Archive for September 27th, 2012

Las Vegas Sands Advised To Breakup In Order To Boost Share Value

Thursday, September 27th, 2012

It’d seem that a billionaire like Sheldon Gary Adelson wouldn’t need any business advice from outsiders to grow his wealth any further. With businesses running successfully across the globe, the casino magnate has rightfully earned his spot at 8th position in the Forbes’ Top 400 list of wealthiest Americans.

However, shares of Las Vegas Sands (LVS), a casino operator controlled by Adelson, have dropped by 6.8 percent over the past year. While the drop isn’t anywhere as bad as the 22 percent decline experienced by Wynn Resorts LTD, or the 24 percent waning of Caesars Entertainment Corp., shareholders of LVS believe that plenty can be done to boost the value of their shares.
While Las Vegas Sands shares closed at $44.92 as of Sept. 21, Jonathan Litt says that it can be spiked up to $85 a pop if the integrated resort company were to split into three separate companies.
Litt, founder and chief executive of Connecticut-based investment firm Landandbuildings, recommends LVS spins-out its hotel properties and shopping-mall as two separate real estate investment trusts (REITs), while the rest of the company remains as a pure casino owner.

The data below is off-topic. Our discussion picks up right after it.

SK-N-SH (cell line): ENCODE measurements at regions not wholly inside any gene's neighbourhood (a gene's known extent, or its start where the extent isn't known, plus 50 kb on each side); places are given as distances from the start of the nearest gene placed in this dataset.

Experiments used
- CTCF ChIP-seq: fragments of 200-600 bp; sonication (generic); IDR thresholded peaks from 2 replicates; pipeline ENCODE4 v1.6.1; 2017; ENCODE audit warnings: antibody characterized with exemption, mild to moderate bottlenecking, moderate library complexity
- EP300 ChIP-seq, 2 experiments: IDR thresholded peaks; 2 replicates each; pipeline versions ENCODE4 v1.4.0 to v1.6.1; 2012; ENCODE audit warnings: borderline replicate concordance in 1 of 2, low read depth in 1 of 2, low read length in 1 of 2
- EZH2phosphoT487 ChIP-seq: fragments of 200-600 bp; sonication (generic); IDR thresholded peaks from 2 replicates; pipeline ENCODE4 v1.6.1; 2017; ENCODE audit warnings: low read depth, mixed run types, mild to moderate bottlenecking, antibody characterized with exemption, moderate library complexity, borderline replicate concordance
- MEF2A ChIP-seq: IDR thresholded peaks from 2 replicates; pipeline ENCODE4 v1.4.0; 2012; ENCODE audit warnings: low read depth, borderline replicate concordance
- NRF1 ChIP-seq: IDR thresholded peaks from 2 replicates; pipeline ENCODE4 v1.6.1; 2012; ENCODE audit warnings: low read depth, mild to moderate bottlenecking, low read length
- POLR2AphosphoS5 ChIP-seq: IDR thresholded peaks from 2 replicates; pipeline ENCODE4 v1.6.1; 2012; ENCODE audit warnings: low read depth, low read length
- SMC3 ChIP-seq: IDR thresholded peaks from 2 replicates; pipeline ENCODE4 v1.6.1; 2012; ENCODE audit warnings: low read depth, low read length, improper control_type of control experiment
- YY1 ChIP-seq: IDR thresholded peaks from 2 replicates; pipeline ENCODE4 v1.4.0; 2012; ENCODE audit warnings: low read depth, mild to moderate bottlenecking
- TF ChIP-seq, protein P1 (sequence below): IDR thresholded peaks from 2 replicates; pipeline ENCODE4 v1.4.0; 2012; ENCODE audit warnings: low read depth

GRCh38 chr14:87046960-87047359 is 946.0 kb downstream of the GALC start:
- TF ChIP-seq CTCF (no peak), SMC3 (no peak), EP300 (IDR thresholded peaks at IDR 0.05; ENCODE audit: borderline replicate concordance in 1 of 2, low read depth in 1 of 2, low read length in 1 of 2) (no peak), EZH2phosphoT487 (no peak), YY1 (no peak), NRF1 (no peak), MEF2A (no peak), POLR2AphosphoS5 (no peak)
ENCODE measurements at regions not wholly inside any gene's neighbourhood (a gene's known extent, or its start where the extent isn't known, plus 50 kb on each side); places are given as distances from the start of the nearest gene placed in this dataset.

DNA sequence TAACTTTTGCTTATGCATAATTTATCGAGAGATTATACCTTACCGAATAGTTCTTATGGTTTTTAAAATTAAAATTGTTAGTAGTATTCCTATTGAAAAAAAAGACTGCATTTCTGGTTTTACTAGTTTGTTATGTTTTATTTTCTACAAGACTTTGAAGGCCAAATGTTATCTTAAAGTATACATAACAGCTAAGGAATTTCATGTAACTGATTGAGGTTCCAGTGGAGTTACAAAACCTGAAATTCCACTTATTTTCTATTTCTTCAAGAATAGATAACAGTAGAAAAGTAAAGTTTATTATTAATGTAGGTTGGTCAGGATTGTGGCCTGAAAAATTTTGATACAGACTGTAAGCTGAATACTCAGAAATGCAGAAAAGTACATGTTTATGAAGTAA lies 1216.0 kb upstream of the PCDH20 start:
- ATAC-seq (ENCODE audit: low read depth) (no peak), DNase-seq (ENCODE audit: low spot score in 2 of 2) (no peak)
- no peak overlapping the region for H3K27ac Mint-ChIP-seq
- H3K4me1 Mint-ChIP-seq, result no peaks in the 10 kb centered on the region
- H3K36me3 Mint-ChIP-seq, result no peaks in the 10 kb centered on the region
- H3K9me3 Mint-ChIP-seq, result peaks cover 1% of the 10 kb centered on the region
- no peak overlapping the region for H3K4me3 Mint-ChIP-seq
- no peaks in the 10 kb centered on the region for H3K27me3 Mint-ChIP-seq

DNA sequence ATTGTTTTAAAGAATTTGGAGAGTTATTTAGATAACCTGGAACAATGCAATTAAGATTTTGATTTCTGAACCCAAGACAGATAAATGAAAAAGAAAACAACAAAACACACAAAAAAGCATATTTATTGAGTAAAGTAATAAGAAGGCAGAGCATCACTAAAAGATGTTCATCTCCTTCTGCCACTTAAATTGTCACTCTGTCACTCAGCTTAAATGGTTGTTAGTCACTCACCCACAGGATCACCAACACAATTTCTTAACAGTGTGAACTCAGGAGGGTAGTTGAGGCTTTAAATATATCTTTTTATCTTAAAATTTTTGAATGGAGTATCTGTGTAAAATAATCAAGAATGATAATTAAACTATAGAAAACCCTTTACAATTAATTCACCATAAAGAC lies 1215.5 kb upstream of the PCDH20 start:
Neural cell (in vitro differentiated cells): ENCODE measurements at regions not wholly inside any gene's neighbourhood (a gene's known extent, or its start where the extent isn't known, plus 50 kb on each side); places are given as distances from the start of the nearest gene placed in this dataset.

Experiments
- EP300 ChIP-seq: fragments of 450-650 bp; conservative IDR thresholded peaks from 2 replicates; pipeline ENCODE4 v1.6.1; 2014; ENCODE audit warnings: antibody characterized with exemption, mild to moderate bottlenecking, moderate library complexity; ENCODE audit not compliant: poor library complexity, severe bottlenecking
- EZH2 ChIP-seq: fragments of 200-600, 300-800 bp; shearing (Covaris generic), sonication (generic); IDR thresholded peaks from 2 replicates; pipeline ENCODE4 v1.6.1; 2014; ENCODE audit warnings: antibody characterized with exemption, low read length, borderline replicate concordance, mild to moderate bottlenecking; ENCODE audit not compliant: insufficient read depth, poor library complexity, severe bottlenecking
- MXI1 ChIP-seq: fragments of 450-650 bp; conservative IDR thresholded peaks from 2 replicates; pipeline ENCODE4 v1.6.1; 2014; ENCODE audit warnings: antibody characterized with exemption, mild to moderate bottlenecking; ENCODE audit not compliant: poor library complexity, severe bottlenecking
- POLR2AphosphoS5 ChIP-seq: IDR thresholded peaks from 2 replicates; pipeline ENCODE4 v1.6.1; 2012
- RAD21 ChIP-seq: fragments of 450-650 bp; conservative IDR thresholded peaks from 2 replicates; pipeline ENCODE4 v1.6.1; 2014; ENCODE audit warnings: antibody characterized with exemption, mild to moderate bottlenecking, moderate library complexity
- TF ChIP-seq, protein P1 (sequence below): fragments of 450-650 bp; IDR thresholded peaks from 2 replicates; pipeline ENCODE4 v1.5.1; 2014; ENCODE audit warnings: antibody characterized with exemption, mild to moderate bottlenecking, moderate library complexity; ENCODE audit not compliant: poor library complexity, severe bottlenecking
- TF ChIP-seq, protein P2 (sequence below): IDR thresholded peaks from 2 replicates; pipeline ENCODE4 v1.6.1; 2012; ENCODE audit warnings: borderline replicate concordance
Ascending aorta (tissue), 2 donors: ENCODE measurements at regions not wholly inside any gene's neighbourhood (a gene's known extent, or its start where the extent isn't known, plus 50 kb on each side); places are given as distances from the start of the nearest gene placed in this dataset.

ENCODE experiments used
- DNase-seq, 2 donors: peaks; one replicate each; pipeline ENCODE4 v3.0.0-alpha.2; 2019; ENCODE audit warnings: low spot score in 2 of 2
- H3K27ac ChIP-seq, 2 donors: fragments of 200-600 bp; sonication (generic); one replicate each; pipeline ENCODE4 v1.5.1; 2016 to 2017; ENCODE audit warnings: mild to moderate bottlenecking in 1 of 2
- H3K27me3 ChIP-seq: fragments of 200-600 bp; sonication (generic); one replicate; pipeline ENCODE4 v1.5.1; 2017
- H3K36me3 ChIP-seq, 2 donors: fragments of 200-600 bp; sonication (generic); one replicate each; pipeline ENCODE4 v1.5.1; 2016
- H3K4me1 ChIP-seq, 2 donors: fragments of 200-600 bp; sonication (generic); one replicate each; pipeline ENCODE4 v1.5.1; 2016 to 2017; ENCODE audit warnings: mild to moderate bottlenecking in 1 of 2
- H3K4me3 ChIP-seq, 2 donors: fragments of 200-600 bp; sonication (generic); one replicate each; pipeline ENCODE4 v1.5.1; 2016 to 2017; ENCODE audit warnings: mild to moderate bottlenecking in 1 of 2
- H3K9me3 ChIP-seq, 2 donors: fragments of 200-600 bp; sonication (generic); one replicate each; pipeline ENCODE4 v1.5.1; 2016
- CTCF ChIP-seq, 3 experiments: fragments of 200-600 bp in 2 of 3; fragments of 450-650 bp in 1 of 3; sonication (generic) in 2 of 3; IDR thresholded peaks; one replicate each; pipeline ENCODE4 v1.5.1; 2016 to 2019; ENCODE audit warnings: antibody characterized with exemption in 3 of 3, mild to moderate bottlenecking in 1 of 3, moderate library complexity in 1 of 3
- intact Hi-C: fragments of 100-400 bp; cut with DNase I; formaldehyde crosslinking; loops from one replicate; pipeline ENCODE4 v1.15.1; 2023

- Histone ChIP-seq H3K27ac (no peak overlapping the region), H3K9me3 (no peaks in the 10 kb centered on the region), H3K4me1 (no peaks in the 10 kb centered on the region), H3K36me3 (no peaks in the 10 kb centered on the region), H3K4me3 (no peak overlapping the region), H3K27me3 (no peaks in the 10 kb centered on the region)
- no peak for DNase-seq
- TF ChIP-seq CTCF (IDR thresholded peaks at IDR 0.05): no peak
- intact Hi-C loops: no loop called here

“LVS is a growth company at a value price at half the multiple of REITs despite twice the growth,” wrote Litt in a report. “LVS is a property company and when valued as such it can be a double to current pricing.”

The move would also serve to benefit Litt as well, since his company LandandBuildings (also known as Land & Buildings Investment Management LLC) currently holds 79,600 shares of Las Vegas Sands as of June 30. Moreover, it’d most especially benefit entrepreneurial tycoon Adelson as the biggest shareholder of LVS, who currently owns 424 million shares, which is close to 52 percent of the entire company.

Experts believe that if Las Vegas Sands were to broken up and form three new companies as Litt suggests it should, the new mall and lodging REITs wouldn’t have any debt. Moreover, the new entities “would have exceptional external growth opportunities through development and acquisition in Asia and around the world.”